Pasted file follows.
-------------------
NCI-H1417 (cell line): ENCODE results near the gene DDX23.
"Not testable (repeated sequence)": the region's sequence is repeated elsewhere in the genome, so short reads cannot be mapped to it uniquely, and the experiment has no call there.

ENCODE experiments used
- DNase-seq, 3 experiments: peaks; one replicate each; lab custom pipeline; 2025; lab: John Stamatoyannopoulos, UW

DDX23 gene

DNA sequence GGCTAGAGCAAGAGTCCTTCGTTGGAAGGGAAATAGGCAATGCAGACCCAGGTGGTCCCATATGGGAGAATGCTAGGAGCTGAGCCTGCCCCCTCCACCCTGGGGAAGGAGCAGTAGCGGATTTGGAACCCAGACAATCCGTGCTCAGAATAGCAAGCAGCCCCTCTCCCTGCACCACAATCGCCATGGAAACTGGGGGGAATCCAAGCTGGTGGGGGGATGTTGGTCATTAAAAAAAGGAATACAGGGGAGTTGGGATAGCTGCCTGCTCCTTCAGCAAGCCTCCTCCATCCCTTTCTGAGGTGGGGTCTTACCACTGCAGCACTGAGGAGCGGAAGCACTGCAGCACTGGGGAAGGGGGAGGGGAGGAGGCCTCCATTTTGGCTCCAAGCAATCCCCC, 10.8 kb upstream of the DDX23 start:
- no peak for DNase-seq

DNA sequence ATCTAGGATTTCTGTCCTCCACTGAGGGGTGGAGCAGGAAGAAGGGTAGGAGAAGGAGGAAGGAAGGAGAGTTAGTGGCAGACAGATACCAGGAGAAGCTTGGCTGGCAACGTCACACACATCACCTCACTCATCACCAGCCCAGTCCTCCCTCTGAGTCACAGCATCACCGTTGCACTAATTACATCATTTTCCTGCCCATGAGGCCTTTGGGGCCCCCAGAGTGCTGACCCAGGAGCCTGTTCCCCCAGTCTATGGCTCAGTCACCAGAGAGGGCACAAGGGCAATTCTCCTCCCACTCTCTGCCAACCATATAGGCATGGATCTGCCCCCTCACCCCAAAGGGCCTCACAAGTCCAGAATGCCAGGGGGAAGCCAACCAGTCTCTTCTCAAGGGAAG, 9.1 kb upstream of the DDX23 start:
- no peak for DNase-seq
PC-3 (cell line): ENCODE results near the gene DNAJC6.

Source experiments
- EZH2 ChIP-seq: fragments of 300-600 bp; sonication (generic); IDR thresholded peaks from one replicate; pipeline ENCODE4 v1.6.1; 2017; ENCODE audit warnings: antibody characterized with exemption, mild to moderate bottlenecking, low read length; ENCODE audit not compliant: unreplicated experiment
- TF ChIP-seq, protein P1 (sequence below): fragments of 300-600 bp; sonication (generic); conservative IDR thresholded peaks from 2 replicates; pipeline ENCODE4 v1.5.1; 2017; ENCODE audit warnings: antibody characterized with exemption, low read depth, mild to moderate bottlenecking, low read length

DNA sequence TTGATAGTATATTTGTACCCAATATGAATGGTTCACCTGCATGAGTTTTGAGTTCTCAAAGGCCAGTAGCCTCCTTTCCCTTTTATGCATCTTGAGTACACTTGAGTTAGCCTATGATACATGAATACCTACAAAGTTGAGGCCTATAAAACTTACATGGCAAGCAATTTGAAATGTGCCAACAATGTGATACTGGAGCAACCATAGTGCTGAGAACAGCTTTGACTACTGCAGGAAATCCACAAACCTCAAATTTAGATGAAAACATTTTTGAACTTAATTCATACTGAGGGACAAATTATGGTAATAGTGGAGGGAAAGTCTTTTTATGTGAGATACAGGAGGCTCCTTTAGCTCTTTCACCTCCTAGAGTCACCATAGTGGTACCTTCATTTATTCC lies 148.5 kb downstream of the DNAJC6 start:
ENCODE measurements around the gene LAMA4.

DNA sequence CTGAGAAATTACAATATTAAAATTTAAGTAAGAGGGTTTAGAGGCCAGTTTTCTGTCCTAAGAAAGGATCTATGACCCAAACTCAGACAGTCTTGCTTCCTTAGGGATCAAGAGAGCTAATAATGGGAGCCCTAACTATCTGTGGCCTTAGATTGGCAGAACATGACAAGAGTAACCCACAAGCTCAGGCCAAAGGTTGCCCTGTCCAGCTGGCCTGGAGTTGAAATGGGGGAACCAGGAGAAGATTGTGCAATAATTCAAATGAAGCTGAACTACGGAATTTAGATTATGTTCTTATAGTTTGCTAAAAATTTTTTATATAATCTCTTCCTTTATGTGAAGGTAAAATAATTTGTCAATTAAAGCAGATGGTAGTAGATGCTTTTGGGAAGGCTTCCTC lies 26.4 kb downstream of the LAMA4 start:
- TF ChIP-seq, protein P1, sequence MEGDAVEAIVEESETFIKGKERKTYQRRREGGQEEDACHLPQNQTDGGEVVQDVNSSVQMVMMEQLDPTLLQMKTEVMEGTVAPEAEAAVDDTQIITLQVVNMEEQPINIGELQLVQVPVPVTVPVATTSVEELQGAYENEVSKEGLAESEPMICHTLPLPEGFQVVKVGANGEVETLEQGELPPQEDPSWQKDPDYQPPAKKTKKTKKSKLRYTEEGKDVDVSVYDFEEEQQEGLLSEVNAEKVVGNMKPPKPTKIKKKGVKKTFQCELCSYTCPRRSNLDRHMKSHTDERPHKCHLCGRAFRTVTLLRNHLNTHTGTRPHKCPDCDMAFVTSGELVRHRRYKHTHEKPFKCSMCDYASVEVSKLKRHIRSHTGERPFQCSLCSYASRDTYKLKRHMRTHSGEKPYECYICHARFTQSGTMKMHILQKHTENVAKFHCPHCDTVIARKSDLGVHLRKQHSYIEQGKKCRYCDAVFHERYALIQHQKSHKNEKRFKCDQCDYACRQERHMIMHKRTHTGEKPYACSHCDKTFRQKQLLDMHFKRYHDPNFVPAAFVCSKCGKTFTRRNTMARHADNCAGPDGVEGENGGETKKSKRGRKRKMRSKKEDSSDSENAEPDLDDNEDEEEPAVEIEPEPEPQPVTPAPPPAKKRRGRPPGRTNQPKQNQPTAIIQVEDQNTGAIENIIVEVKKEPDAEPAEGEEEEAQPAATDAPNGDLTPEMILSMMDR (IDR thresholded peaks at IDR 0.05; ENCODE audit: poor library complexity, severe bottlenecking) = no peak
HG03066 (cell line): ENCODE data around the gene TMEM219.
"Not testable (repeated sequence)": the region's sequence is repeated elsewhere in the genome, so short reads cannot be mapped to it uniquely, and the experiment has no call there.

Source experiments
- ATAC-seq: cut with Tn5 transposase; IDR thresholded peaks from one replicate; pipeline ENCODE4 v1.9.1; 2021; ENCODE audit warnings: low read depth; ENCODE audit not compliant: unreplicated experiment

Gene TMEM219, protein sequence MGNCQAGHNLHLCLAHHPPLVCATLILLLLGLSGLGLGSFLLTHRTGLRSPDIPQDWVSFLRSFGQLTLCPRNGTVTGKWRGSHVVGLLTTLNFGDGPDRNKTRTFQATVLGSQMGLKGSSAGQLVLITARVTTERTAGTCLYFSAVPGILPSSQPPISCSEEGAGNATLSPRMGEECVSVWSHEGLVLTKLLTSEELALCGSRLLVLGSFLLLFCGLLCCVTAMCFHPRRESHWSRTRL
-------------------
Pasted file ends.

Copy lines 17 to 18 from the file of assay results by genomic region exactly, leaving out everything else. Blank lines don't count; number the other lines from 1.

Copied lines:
- TF ChIP-seq, protein P1, sequence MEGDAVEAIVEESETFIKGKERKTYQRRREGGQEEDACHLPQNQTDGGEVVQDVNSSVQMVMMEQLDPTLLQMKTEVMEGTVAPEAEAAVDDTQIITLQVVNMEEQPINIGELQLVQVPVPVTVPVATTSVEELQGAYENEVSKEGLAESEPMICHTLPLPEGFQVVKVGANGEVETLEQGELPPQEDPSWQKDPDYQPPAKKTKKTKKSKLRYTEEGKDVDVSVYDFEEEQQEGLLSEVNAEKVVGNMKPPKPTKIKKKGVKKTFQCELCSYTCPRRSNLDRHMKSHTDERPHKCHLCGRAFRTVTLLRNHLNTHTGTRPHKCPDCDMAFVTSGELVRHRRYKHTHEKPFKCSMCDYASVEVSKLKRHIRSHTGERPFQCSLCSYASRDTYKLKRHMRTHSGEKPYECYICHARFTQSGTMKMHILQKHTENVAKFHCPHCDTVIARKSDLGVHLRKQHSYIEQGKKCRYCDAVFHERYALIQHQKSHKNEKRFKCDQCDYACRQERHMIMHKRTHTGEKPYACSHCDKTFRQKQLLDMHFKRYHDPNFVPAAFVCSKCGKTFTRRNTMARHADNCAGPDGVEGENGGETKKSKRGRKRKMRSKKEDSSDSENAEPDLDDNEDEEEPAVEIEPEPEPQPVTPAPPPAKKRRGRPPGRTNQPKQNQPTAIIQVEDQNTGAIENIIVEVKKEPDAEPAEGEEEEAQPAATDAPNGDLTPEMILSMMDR (IDR thresholded peaks at IDR 0.05; ENCODE audit: poor library complexity, severe bottlenecking) = no peak
HG03066 (cell line): ENCODE data around the gene TMEM219.